So much as possible we must generalize the principles of applicable law. We have often said, for instance, that even in criminal cases we must view the record in the light most favorable to the State. *492 See State v. Rutledge, 243 Iowa 179, 184, 47 N.W.2d 251; State v. Williams, Iowa, 1954, 62 N.W.2d 241.
A statement of an analogous rule, if not indeed basically the same rule, is found in State v. Anderson, 239 Iowa 1118, 1125, 33 N.W.2d 1, 6: "* * * the case should be submitted to the jury if there is substantial evidence tending to support, or reasonably tending to support the charge." (Citing cases.) And in determining the sufficiency of the evidence it is proper to consider only the State's evidence. State v. Williams, supra. For a good discussion of both aspects of the rule, see State v. Manly, 211 Iowa 1043, 1046, 233 N.W. 110. See also State v. Harrington, 220 Iowa 1116, 1123, 264 N.W. 24.
It is only when the State's witnesses so contradict themselves as to destroy entirely the probative effect of their testimony we can say a question of law is generated. Skillful cross-examination frequently weakens the effectiveness to the jury, but seldom destroys a witness' direct testimony.
We cannot say here there was no factual foundation for the verdict. The sheriff saw defendant immediately after the arrest, talked to him, smelled his breath, says he wobbled a little when he walked and concludes: "I think I could tell by looking at a man, watching his actions, his movements, looking at his eyes and hearing him talk, watching him walk, whether he is intoxicated, and in my opinion Code Hammer was intoxicated." He had known defendant thirty years. He testified the doctor said "he couldn't afford to get into any more trouble."
The defendant had just been brought in by the arresting officers who had trailed him as he drove his automobile ten or twelve blocks on the streets of Atlantic. Nine and a half blocks of the distance was on Highway Six.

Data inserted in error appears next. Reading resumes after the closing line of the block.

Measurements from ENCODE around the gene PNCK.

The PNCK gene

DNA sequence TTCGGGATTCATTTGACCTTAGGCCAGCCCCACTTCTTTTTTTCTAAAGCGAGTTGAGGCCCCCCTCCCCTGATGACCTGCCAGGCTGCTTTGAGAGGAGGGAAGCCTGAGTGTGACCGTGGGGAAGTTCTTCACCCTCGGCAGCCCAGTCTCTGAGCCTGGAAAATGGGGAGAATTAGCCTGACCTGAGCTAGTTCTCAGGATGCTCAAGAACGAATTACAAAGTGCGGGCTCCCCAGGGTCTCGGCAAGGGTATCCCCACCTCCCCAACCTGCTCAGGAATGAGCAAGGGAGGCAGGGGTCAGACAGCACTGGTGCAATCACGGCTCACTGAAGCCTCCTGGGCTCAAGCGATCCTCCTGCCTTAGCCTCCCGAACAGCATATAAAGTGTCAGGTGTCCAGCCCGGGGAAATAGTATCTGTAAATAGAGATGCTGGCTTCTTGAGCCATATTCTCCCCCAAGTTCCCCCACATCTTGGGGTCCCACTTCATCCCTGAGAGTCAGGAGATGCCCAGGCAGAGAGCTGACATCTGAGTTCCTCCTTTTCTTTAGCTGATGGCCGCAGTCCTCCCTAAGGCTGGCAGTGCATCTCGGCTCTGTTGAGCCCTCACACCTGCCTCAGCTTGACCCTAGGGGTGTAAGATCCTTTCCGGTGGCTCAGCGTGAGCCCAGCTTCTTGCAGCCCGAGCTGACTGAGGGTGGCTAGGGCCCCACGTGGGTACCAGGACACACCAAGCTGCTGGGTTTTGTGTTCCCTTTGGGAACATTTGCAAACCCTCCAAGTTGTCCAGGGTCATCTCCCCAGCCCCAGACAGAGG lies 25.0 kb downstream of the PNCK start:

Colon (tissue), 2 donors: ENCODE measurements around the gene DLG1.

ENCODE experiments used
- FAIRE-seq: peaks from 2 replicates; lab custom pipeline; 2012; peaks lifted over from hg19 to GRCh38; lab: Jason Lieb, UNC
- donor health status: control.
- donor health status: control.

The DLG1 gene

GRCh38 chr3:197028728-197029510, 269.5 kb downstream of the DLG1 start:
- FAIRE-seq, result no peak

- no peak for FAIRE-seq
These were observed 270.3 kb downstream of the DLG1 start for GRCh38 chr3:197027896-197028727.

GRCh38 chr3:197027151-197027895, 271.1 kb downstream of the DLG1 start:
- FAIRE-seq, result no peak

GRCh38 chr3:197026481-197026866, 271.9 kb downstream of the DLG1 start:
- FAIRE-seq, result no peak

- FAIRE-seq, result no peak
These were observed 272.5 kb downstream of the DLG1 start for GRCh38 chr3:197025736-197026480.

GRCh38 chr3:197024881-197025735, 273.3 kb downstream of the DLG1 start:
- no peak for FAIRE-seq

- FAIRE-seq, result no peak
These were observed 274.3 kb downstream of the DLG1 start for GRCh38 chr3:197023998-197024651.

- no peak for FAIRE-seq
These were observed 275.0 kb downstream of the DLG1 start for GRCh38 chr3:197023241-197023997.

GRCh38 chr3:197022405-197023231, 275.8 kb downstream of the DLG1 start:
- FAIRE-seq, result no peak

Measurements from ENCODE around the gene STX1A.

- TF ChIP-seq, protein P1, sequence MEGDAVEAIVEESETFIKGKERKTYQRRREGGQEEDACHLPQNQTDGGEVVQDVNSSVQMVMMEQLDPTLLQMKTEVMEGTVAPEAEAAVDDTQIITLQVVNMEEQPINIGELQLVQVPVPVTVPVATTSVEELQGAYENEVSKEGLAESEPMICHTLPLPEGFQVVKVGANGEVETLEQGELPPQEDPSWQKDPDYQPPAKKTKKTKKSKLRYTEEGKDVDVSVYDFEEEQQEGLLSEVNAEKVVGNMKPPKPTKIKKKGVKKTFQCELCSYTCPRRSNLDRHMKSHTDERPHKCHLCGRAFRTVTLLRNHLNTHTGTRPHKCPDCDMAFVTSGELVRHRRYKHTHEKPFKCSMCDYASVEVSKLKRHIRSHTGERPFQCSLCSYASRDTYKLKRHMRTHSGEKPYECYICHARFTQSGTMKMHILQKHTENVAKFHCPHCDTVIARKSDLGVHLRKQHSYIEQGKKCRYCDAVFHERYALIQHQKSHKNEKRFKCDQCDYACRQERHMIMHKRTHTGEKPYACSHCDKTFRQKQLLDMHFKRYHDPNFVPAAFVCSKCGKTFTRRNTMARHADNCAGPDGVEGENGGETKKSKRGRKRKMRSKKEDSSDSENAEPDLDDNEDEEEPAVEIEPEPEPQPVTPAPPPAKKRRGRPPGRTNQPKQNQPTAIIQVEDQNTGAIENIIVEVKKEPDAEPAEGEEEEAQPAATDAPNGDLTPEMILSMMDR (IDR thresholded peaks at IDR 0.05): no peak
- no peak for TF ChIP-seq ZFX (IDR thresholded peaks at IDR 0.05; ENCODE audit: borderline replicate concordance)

One says: "I observed the driving of that car in a weaving manner, zig-zagging the highway. He was across the center line back and forth the street, several times * * *."
Another testifies: "I observed that he was doing a lot of weaving back and forth most of the way, maybe two or three feet across the middle, maybe more. * * * I suppose he went a block or a little more than that after I tried to stop him. We got along side of him and crowded him over and Dr. Code Hammer was the driver of the car. I have known him for fifteen years." The testimony of a third officer who had known defendant for ten years was similar.
The cross-examination of those witnesses was calculated to minimize their testimony in some respects in the minds of the jury members but we cannot say it was so weakened as to require or justify a directed verdict.
The doctor's own testimony is not too convincing as to his complete sobriety: "I left (home) in the neighborhood of seven o'clock; I went to the office, I had some laboratory work * * *. I spent an hour and three quarters to two hours there * * *. I had two drinks of liquor at the office * * *. I went * * * to the Menuette to have a cup of coffee around nine o'clock * * *. I was looking for Olef Johnson who runs the Harlan Flying Service * * *."
He says he went to the ball game about 9:15. After the game: "I went to a vacant apartment I had and was checking the water softener and charging (it). * * * I started the water softener to put brine in the tank and salt which you run through by working valves * * *." That took "an hour or an hour and a half." He says he still wanted to see Mr. Johnson: "I wanted to talk with him in connection with some matters of the flying club."